Consider the Maui travels of a $100 bill: It arrives as part of a hotel worker’s paycheck. He uses it to buy a plate lunch at a local food truck. The vendor takes $100 to pay for Maui onions. The Kula onion farmer uses $100 to help cover auto repair costs. The local repair shop owner adds the money to a mechanic’s paycheck, and he pays for a plate lunch at a local food truck.
This is the essence of buying local. Purchasing food and other goods that are produced here in Maui County stimulates our local economy, sustains local jobs, generates tax revenue for local government services, and supports our community, families and culture.
And, buying local is good for the planet.
According to the David Suzuki Foundation, headquartered in Vancouver, Canada, the average meal travels 1,200 kilometers, or about 750 miles, from farm to plate. (Multiply that distance many times for Hawaii.) Food grown locally generates less transportation emissions, and consumers benefit from fresher produce.
Of course, living on an island in the middle of the Pacific means that most of what we buy comes from somewhere else. Fuel, lumber, cars, trucks and packaged foods are just the beginning of a long list of products that need to be shipped or flown here.
Still, as consumers we can create demand for local products and help our friends, neighbors and island economy by buying local whenever possible. The success of locally owned businesses depends on the buying decisions of consumers. We can ask: Where did this product come from?
Such questions lead to tough choices, especially when trying to make ends meet under the strain of Hawaii’s notoriously high cost of living. For example, big box stores offer low prices through massive economies of scale. And, they create a dilemma for many local consumers. Do they send local dollars off island patronizing big box outlets? Or, do they invest in their community by buying local?
Many local businesses are surviving through hard work and ingenuity. They cultivate customer loyalty with neighborly customer service.
Local businesses also help support island nonprofits. For example, our local businesses and nonprofits stepped up to provide donations for community food drives during the early days of the COVID-19 pandemic.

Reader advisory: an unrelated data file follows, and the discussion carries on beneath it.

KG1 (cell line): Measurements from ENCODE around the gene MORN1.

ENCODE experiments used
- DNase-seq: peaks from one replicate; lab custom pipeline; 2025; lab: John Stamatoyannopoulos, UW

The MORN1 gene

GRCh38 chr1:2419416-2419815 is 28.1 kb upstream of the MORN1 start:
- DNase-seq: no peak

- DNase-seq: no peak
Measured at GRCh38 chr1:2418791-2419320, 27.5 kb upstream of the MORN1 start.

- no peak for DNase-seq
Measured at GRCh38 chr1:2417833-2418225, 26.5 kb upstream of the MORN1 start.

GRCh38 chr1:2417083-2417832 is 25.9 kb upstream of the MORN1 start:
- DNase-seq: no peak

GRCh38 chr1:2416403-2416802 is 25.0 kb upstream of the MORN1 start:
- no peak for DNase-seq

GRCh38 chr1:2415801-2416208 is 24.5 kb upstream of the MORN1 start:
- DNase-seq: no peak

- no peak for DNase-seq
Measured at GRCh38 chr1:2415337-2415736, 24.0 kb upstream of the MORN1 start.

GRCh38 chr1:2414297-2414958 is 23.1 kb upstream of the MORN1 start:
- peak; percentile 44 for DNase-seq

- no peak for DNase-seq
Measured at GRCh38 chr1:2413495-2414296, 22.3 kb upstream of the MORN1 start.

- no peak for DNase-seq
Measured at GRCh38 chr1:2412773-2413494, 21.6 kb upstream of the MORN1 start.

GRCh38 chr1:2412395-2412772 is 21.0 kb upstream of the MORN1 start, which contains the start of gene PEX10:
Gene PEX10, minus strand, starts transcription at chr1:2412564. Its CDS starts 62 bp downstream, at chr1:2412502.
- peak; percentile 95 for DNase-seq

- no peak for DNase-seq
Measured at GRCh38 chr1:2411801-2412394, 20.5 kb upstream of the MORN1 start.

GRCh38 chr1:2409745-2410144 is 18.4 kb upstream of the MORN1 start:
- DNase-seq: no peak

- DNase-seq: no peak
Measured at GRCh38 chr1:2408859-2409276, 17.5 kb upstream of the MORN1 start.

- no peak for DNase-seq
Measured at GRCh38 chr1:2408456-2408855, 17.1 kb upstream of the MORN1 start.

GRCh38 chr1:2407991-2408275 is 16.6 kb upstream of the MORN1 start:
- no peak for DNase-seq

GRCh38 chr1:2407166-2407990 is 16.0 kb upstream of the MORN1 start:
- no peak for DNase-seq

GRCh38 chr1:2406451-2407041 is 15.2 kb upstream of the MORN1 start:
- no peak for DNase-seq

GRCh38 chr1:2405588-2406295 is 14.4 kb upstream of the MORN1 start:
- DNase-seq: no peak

Among the many benefits of buying local is the opportunity to develop friendships with business owners and their employees.
I recall a bygone era, growing up in Honolulu, beginning in the early 1970s. Dad loved eating a Rosie’s Lunch on Keeaumoku Street, just a short walk away from the Ala Moana Building and the flying-saucer-shaped La Ronde revolving restaurant on its 23rd floor.
Rosie’s was on corner near a Buddhist temple. About a dozen tables crowded into the diner, and menu featured Rosie’s mouth-watering cheeseburgers and fries.
Amid the rumble of traffic outside and the sizzle of meat, Rosie hunched over his grill, wearing a frayed apron and sweat and grease-stained undershirt. From an old radio came the drone of J. Akuhead Pupule and his “Coconut Wireless.”
Rosie’s was our introduction islanders, aloha and ‘ohana.
Being a sucker for nostalgia, I often yearn for something other than a low price and a contact-less environment. Convenience is fine, but give me a friendly word or a smile.
Buying local keeps dollars where they belong: right here on island. Remember how our spending decisions make or break local entrepreneurs, like our old friend Rosie.
About the author: Brian Perry grew up in Honolulu, graduating from Roosevelt High School and the University of Hawai‘i. After earning a Bachelor of Arts degree in journalism, Brian worked for five years at the Pacific Daily News in Agana, Guam. There, he met and married Claudine San Nicolas. In 1990, the couple moved to Maui to work as journalists at The Maui News. In December 2018, Brian left the newspaper to work four years as Director of Communications for Mayor Michael Victorino. Now, Brian and Claudine have established a communications and public relations business, Red Rice Maui LLC. firstname.lastname@example.org
February 22, 2024